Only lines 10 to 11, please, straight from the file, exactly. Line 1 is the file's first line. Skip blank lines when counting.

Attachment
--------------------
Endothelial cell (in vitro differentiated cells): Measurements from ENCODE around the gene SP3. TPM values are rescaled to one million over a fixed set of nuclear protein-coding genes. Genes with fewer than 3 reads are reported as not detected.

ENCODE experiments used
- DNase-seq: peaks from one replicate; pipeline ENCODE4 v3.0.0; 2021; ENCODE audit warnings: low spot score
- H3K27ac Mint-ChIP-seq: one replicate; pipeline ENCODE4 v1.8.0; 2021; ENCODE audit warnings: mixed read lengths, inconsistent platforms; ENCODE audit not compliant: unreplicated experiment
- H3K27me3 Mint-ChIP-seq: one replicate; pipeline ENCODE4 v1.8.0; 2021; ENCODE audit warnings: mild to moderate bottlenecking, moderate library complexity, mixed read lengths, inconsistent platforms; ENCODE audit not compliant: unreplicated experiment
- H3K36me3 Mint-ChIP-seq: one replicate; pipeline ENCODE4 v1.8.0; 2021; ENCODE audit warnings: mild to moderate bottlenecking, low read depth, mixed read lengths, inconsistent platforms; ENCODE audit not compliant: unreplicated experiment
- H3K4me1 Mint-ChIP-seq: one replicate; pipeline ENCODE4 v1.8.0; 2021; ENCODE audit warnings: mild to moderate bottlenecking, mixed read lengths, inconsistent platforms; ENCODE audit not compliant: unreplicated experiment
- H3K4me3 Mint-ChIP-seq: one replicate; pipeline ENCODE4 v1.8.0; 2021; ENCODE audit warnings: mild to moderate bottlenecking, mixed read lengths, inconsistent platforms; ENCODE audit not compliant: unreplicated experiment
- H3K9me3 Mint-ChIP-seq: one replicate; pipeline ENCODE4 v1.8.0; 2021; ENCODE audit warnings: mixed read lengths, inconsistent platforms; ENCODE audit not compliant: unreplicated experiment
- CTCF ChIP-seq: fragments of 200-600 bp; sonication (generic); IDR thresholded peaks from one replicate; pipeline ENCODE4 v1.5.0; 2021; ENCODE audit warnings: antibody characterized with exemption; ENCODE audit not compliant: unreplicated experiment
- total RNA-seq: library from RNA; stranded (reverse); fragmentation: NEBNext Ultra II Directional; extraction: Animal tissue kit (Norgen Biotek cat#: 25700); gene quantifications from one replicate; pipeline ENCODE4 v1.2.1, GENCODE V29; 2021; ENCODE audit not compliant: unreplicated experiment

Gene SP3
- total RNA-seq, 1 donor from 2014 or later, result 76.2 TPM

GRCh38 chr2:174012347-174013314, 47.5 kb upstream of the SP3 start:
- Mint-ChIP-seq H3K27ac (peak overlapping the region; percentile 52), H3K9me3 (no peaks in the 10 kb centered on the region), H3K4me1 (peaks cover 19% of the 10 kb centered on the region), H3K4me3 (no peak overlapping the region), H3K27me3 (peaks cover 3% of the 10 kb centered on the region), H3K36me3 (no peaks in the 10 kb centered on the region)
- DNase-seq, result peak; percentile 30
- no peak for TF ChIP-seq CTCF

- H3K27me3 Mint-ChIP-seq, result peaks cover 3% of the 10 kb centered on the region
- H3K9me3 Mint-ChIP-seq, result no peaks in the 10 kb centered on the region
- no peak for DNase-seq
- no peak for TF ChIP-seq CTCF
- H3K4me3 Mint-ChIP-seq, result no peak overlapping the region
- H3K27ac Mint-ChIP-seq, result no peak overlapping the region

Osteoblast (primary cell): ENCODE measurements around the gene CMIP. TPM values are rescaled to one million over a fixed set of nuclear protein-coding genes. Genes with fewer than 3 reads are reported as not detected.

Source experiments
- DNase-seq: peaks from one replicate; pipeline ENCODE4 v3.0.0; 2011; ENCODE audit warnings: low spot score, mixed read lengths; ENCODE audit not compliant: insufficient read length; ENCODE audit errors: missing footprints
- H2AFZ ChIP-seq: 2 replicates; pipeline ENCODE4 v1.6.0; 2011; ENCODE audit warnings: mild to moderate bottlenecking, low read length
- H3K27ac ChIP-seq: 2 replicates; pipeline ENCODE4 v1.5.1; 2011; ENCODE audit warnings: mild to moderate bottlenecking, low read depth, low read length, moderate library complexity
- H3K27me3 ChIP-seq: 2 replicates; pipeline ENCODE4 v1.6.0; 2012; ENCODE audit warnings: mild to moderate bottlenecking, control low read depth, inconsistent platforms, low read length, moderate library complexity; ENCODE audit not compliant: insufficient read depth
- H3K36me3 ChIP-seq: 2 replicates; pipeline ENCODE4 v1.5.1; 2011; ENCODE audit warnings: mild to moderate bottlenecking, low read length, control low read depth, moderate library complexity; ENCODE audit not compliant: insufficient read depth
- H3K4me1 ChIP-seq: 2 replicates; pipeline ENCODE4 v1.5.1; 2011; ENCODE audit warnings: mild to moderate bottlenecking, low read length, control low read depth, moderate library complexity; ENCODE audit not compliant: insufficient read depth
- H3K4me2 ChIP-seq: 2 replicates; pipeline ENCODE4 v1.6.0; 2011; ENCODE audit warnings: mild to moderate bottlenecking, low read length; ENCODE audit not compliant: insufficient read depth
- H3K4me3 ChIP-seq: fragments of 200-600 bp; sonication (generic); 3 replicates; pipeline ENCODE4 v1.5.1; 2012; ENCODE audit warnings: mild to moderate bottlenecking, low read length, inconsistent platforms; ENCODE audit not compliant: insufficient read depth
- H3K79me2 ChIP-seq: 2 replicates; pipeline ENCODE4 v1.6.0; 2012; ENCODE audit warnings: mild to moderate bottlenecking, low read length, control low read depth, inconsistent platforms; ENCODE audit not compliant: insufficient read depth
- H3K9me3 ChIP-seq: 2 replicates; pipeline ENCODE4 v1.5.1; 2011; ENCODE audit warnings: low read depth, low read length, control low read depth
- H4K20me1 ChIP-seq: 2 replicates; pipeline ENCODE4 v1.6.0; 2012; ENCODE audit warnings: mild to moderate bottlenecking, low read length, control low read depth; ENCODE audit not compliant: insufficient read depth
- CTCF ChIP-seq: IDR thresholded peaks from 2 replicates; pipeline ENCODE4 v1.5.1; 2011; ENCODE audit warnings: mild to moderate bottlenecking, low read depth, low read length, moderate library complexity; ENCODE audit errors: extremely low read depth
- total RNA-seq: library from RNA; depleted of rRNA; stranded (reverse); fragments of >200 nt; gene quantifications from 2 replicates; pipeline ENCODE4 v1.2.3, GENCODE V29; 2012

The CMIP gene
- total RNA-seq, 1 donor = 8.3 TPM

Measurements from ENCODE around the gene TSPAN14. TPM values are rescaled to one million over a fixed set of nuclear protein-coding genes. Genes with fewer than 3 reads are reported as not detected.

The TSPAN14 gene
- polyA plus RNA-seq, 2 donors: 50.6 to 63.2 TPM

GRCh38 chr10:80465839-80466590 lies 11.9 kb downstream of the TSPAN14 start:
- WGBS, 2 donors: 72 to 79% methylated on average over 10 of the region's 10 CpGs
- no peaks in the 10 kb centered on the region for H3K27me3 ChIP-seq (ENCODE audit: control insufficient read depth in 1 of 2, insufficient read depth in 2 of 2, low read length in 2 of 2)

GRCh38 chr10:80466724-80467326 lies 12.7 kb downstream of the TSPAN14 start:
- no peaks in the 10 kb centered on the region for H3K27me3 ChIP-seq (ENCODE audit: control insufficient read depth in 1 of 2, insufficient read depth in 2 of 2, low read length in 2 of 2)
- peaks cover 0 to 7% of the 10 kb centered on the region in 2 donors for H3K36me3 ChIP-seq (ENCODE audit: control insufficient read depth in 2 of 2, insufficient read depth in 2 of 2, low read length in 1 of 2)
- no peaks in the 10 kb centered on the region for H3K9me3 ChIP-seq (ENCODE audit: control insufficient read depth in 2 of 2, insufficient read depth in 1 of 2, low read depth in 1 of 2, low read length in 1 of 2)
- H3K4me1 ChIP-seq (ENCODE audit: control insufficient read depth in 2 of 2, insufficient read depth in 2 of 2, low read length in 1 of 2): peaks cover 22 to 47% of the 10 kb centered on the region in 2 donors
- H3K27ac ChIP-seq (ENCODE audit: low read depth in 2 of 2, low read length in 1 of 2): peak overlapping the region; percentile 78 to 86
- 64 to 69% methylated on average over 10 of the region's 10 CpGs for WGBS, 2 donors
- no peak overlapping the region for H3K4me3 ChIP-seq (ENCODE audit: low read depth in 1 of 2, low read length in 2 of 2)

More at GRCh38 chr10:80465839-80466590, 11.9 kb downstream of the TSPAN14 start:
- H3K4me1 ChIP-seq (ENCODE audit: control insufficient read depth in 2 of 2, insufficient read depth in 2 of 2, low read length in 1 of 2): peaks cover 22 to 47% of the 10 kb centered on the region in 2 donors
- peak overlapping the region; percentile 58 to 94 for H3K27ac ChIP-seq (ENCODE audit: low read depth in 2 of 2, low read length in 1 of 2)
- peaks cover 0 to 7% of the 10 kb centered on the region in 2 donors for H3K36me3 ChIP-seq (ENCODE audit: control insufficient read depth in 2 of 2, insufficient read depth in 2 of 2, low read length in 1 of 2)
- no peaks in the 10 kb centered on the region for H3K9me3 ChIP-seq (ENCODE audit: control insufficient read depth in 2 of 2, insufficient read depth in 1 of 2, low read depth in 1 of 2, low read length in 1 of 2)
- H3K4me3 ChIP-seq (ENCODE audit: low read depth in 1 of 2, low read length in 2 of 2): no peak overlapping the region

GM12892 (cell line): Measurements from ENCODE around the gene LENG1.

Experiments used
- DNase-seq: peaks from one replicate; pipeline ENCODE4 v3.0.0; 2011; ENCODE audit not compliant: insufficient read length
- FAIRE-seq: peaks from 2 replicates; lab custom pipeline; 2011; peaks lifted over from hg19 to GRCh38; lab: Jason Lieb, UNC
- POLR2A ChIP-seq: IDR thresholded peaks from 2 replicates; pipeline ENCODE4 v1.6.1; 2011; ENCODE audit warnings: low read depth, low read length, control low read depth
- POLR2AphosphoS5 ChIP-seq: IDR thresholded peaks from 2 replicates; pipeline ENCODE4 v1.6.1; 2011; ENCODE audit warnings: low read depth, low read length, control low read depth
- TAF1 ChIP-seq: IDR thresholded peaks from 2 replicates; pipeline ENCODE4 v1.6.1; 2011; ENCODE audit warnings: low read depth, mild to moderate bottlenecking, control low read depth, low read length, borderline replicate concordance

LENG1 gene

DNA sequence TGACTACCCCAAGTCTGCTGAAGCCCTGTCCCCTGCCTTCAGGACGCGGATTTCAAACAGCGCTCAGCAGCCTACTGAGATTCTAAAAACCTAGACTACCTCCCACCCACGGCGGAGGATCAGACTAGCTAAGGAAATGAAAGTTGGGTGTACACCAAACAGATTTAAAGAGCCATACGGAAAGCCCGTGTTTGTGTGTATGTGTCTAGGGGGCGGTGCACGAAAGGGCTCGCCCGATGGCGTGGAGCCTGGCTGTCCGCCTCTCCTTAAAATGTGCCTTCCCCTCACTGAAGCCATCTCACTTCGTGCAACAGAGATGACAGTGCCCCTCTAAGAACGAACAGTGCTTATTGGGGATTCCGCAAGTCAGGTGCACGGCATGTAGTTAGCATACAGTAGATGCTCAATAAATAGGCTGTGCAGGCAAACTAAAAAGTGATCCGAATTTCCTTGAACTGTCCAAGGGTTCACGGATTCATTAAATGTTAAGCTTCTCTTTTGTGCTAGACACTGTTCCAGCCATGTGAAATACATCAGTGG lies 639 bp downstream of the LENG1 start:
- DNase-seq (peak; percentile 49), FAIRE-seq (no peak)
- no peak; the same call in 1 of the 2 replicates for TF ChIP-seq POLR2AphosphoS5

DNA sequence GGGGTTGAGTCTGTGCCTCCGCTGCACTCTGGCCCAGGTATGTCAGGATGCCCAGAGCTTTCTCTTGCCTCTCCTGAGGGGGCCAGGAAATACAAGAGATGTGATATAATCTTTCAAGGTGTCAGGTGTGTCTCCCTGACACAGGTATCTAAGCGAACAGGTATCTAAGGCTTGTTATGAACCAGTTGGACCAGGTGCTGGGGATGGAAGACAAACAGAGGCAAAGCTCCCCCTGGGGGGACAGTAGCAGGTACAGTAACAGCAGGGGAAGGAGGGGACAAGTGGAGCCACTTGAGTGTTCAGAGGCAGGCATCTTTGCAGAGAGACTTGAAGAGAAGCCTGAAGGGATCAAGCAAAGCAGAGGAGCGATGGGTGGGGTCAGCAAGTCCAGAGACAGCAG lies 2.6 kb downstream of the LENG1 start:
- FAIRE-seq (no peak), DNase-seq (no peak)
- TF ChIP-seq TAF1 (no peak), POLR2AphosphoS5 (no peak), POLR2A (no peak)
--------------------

- CTCF ChIP-seq: fragments of 200-600 bp; sonication (generic); IDR thresholded peaks from one replicate; pipeline ENCODE4 v1.5.0; 2021; ENCODE audit warnings: antibody characterized with exemption; ENCODE audit not compliant: unreplicated experiment
- total RNA-seq: library from RNA; stranded (reverse); fragmentation: NEBNext Ultra II Directional; extraction: Animal tissue kit (Norgen Biotek cat#: 25700); gene quantifications from one replicate; pipeline ENCODE4 v1.2.1, GENCODE V29; 2021; ENCODE audit not compliant: unreplicated experiment